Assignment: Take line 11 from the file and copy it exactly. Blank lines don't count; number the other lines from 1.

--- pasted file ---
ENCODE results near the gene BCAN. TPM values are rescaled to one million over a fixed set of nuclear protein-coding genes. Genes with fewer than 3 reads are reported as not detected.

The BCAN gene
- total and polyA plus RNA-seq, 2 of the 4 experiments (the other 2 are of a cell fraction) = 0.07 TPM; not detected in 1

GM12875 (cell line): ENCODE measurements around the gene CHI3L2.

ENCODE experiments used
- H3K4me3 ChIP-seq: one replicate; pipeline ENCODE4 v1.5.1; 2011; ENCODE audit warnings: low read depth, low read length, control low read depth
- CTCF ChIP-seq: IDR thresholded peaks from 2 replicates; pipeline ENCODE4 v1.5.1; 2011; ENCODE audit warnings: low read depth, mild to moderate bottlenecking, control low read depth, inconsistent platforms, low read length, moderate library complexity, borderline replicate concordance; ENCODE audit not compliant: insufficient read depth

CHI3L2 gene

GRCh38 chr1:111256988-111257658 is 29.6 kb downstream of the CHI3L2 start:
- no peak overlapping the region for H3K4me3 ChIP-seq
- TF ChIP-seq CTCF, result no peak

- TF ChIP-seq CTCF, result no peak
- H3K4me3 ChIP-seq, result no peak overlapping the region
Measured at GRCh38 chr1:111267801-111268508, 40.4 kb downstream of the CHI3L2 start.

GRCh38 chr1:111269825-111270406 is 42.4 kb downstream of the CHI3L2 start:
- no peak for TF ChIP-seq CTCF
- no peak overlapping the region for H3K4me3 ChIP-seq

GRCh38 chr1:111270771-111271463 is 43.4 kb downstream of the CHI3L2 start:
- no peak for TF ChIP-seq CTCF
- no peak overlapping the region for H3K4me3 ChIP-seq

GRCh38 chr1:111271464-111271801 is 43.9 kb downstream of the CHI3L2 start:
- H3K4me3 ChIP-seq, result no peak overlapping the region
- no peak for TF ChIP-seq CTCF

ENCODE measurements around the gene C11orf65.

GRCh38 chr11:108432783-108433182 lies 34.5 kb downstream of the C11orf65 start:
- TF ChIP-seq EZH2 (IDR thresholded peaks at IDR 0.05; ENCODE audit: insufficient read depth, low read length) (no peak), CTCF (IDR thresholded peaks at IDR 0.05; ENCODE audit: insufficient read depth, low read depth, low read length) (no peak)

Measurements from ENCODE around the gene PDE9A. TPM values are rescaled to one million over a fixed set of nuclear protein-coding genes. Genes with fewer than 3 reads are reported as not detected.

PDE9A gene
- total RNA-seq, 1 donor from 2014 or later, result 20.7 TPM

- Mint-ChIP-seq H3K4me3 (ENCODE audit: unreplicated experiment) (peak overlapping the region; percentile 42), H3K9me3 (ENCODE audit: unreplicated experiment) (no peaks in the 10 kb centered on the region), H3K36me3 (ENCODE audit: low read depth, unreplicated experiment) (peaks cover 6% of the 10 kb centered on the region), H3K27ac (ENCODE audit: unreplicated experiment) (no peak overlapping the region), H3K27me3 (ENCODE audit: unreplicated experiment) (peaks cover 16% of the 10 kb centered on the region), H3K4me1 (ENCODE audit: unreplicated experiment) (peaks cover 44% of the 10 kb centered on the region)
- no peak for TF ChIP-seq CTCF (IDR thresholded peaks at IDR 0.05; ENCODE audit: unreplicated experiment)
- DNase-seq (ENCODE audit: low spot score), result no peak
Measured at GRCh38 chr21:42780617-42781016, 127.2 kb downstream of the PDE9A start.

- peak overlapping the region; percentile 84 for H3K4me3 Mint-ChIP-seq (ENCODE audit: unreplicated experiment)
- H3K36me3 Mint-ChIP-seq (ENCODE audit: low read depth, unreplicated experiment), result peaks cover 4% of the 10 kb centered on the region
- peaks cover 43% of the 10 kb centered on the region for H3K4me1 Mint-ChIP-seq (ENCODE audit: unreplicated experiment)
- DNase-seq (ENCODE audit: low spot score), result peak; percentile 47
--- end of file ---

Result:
- TF ChIP-seq CTCF, result no peak